Autoethnographic research is a relatively new means of gathering data on oneself to connect to research and theory while advocating for change within a policy, law, and/ or environment. In this autoethnography I will recount the experience of my traumatic brain injury (TBI) diagnosis following a car accident and present a few implications for the professionals and members of the society at large surrounding the issue of TBI such as the need for awareness and understanding as well as the importance of therapy and other forms of care within different cultures. When I was first diagnosed, many people did not know what TBI was, what it stood for, or what symptoms could result. Although research has progressed with this diagnosis, there is still a long road ahead. The first step to change is recognizing that there is a problem. After the problem is recognized, the solution can begin.


Autoethnography, TBI, Resiliency, Spirituality, Family

Author Bio(s)

Quanisha Miffin (Maiden name: Davis), is originally from Elizabeth City, NC. She received her Bachelor’s (2013) and Master’s Degree (2016) at East Carolina University in Greenville, NC. She is now living in Virginia as a wife and stay at home mom to her son. Her interests include early intervention and resiliency after a diagnosis. She believes that strong faith (internal factor) and a supportive atmosphere (external factor) are the keys to successful recovery after a crisis situation/ disability. Correspondence regarding this article can be addressed directly to: davisq09@students.ecu.edu.

Archana V. Hegde, PhD BK is an Associate Professor in the Department of Human Development and Family Science. Her primary area of research is conducted using mixed methods, on topics related to early childhood teacher education and diversity. Dr Hegde chaired the research study and was part of the student’s journey that was conducted utilizing autoethnography. Correspondence regarding this article can also be addressed directly to: hegdea@ecu.edu or reach her office calling (252) 328 5712

Paige Averett, PhD, MSW, is a Professor and Director of Graduate Programs in the School of Social Work at East Carolina University. She is a qualitative methodologist and finds value in stories, and the thick, rich detail found in qualitative methods, particularly those found in autoethnography. Correspondence regarding this article can also be addressed directly to: averettp@ecu.edu.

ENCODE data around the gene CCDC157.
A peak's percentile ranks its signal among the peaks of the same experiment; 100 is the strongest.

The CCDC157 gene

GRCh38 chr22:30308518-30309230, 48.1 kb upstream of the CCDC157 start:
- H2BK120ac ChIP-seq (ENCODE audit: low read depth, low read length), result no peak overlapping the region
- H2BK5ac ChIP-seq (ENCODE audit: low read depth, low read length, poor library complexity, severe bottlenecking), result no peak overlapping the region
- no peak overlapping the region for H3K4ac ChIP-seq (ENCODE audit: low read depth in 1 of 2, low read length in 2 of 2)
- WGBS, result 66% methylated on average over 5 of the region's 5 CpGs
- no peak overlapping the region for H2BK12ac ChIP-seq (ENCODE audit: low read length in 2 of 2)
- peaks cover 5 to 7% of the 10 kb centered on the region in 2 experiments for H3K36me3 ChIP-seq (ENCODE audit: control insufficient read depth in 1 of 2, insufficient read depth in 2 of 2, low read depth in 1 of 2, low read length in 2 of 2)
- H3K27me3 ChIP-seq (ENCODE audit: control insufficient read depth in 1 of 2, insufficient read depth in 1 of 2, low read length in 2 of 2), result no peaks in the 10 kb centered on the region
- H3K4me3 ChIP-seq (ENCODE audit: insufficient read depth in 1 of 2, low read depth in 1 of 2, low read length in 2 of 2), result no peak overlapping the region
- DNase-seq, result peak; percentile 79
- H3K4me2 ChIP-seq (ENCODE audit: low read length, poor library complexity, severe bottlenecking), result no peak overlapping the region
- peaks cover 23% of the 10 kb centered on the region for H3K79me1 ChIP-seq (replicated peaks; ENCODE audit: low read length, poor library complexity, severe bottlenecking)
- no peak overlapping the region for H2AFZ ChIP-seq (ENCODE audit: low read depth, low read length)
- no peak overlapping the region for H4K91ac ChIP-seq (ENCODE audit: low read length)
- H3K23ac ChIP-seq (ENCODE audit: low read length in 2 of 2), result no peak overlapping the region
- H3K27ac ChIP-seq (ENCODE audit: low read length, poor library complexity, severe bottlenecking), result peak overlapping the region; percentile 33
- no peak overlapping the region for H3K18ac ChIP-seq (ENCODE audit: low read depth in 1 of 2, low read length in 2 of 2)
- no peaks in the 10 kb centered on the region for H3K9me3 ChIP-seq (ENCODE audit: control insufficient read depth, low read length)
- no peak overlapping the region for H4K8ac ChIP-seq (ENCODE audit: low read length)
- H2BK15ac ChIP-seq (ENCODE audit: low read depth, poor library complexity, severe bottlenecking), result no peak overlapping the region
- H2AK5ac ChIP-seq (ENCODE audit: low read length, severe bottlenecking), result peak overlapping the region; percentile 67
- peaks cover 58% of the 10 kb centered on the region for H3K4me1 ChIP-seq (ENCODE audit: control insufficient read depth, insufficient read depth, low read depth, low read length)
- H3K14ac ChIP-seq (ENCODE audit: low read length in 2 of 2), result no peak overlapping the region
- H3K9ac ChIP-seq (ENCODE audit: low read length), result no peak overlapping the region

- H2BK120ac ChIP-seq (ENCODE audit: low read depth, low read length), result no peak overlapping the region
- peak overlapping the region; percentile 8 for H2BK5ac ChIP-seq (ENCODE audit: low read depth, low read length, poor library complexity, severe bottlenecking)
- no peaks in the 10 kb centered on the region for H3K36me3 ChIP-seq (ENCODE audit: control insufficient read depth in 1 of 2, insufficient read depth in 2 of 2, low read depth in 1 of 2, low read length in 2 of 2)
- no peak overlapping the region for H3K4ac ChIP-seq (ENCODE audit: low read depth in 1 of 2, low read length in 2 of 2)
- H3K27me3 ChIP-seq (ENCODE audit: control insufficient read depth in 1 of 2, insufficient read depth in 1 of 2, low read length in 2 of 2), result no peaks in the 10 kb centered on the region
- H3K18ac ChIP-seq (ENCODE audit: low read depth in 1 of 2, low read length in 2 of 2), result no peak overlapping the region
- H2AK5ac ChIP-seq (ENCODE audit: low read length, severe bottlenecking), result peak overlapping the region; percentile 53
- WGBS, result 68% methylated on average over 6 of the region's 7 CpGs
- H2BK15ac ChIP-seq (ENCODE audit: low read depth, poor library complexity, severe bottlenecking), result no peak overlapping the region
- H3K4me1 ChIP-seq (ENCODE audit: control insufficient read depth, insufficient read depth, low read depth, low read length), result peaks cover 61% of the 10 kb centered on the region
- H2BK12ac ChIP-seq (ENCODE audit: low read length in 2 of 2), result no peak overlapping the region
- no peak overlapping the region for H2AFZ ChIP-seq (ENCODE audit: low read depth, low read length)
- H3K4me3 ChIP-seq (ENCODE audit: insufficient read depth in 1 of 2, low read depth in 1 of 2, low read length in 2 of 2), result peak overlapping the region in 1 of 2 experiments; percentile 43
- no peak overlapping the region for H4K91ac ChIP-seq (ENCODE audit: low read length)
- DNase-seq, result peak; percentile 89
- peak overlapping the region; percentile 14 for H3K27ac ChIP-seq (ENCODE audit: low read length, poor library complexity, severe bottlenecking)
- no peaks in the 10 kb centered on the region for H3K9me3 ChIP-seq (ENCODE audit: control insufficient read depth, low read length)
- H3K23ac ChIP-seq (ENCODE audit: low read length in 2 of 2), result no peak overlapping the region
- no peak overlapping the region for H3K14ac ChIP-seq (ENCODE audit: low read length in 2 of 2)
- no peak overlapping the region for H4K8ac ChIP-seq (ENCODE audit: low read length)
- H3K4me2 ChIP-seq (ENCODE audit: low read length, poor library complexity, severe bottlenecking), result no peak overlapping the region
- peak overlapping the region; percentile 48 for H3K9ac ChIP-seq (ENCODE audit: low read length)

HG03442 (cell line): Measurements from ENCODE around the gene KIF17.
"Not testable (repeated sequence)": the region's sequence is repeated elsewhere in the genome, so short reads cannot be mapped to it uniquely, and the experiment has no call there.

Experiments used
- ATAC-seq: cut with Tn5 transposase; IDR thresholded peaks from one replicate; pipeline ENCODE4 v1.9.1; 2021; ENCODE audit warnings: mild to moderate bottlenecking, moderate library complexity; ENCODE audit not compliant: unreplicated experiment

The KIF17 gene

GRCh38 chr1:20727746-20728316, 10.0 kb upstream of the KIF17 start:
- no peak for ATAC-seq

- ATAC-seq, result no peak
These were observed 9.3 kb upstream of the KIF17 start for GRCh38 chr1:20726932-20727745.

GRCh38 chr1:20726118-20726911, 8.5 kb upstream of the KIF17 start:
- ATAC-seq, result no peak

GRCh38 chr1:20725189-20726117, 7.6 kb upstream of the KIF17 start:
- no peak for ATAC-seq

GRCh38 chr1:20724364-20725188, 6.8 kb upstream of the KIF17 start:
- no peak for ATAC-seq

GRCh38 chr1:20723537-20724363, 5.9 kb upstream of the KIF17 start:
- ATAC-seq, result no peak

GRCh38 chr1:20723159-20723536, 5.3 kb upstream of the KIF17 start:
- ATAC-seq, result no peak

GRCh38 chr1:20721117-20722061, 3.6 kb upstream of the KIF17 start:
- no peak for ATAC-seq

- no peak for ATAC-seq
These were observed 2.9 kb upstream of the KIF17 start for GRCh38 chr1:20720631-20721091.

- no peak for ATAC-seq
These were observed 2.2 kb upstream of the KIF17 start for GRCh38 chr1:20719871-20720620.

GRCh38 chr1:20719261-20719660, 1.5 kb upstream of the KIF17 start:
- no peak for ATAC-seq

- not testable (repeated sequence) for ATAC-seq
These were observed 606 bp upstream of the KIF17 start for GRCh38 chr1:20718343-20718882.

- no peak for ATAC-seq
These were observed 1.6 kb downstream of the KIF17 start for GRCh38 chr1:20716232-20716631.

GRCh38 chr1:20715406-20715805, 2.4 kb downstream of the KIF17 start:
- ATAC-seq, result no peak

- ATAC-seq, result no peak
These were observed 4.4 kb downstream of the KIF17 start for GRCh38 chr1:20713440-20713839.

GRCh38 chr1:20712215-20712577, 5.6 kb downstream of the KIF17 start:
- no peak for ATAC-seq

Natalia Sira, PhD, MD, is an associate professor in the Department of Human Development and Family Science at East Carolina University. She is teaching undergraduate and graduate courses in child life, human development and early interventions. Natalia is convinced that human functioning, health and behavior are best explained from a holistic and systemic approach. taking into consideration a variety of equally important factors such as family relationships and lifestyle, diet, exercise and social and cultural influences. Her research interests include health and coping, resilience and spirituality, attachment relationships and health outcomes. Correspondence regarding this article can also be addressed directly to: siran@ecu.edu.

Rae Holliday, LMFT received her Bachelor of Arts in Philosophy from Wake Forest University (2016) and her Master’s of Science in Marriage and Family Therapy from East Carolina University (2018). Currently Rae works as a Behavioral Health Therapist at Nationwide Children’s Hospital in Columbus, Ohio on the Acute Psychiatric Unit.


Quanisha would personally like to thank God for making all things possible. She would like to dedicate this to her son, Khalil Miffin. “Mommy loves you so much!” She would like to thank her husband, Charles Miffin, and her family (especially her mom, Sherrie Spellman, her stepdad, Darnell Spellman and her dad, Milford Creecy) for their support, insight, and challenging her to be the best that she can be. She wants to send a huge acknowledgement to her team of excellent professors who pushed her beyond what she thought was possible. Dr. Hegde, Dr. Averett, and Dr. Sira, thank you so much for your guidance and encouragement through this process. Quanisha also wants to say, “Thank you Rachael Holiday for your insight into correcting and expanding ideas. Rest in peace Grandma ReeRee, keep smiling down on me.”

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